Adventures in IOT (Part 1 of n)

9th July 2015 - Development, hardware, iot

Well, I have been going a little IOT crazy for the last few months, and have been Hackathoning in pretty much all my spare time, so I’m going to do a few posts on some basic knowledge I have picked up in IOT, namely using Ardunios and Arduino clones on Windows and mac.

Firstly, IOT on the mac, using Arduino created boards is pretty simple as the mac doesn’t have a USB driver layer that windows has. However, using clones and 3rd party chips like the ESP8266 on the mac has proven to be a little bit of a challenge.

I bought a handful of UNO and leonardo clones from xsource and while they work perfectly fine with the standard sketches using bog standard sensors, everything goes awry when clones are used.

This is because a vast majority of the clones use a WC CH340 chip for comms, which the standard arduino pack doesn’t 100% support. Seems fine in windows however, so go figure. And as I am trying to use my mac a bit more (thanks, web dev community), I started taking it to the hackathons so had to get this issue sorted.

Unfortunately, the drivers from the manufacturer are not signed so Yosemite doesn’t trust them. So, you can either piss about with the linux subsystem or download them from someone on the interweb who has packed them into a trusted package. Thanks dude! However… they cost a small fee (€7.47), but its worth it.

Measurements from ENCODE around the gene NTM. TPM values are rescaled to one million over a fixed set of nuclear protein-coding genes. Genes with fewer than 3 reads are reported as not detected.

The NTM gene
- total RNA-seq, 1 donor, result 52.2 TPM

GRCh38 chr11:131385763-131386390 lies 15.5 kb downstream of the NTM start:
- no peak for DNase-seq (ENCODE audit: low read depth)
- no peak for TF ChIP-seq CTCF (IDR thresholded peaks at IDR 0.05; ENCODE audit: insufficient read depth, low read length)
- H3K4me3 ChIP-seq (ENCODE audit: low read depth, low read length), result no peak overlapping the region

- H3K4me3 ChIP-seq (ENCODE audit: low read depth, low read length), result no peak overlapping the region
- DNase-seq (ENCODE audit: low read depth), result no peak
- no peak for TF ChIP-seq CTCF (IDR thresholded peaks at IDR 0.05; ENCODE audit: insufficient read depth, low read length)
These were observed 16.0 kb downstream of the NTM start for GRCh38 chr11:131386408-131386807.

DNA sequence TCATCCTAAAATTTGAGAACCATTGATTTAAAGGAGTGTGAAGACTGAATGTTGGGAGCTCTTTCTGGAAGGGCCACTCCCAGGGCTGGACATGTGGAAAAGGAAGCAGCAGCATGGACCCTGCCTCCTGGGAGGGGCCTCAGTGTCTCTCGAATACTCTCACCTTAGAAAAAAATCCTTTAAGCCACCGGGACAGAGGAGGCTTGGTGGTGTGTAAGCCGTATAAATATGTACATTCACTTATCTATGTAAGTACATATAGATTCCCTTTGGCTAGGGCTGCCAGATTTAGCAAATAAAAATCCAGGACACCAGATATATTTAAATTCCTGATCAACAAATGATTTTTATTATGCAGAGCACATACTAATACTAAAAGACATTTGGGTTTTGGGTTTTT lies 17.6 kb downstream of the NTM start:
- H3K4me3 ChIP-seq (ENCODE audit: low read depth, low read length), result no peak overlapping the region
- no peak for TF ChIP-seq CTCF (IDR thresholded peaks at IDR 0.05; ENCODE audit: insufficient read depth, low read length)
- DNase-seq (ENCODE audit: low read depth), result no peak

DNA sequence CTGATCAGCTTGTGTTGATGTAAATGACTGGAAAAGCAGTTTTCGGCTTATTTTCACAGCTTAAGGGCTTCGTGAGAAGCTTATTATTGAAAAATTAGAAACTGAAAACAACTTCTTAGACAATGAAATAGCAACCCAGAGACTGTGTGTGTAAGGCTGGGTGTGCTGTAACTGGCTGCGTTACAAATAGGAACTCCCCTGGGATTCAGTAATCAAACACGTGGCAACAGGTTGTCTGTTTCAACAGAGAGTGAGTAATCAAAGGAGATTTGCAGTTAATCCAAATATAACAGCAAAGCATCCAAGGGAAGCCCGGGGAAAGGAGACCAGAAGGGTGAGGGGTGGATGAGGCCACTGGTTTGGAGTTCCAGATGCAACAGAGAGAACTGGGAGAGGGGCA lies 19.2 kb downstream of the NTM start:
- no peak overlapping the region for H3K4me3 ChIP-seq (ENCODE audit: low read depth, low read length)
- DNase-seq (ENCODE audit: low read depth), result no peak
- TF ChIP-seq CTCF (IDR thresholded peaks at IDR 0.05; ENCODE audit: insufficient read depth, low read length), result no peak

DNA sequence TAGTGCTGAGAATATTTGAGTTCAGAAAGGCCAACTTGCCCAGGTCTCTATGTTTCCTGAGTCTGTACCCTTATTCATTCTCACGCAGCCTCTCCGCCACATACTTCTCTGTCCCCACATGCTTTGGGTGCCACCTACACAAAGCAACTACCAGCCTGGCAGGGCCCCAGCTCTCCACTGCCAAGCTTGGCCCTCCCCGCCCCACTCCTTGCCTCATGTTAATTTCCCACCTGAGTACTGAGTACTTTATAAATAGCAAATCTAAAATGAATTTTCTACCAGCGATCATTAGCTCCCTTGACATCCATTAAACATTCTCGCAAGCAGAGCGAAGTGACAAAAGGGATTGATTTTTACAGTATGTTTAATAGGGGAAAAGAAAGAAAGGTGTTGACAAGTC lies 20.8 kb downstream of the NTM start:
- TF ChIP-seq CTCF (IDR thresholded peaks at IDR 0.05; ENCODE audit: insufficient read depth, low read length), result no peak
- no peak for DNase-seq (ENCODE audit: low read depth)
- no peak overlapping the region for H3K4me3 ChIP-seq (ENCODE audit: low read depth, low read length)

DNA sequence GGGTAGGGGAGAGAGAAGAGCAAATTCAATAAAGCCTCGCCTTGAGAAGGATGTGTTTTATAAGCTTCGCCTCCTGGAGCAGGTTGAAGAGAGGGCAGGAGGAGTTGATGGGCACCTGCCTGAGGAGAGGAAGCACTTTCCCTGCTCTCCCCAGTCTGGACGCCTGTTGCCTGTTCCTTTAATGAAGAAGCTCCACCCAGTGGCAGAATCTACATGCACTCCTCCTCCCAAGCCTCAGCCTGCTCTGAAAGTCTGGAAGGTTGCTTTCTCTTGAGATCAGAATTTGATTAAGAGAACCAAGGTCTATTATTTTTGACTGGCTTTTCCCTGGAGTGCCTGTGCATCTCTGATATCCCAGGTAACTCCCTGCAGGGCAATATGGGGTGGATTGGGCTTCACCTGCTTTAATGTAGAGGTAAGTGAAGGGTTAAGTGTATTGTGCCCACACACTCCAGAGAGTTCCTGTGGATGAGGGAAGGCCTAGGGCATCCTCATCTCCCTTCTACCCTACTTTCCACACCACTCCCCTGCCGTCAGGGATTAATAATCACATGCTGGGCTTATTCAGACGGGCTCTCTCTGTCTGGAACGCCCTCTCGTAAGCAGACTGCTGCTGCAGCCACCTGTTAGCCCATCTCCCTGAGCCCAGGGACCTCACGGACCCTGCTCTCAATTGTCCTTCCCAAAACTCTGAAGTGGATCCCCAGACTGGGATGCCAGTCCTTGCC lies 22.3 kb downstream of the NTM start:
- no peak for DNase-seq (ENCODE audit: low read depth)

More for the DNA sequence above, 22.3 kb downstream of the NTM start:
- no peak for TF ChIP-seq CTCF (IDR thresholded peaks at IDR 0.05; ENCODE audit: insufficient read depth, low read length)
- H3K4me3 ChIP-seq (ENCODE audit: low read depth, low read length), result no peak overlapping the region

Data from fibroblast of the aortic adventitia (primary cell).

Also worth getting is “Serial” which has a ton of drivers cooked in for when you need to dick about with a serial connection. Get it from the app store.

So far, all my clones have worked ok (after driver installing, as above), even though I have been pretty random with my buying just because they mostly come from china and I never know whether they will turn up or not. Generally, the boards have cost around €7 – €10 and have took around two weeks to wing their way across the world.   ESP8266s have cost around €3 – €5 and can be used to make wifi enabled devices. I have hooked these bad boys up to azure, webAPI, heroku (node) and a nice IOT cloud service at which allows you to pipe data directly to a cloud endpoint. You can then create triggers based on the data it receives to get sms alerts, emails, signals sent to other devices and a load of other pretty cool stuff very easy and very quickly.

I’ll be putting some demos up, probably using IOT with azure in the coming days so stay tuned.

Catch you later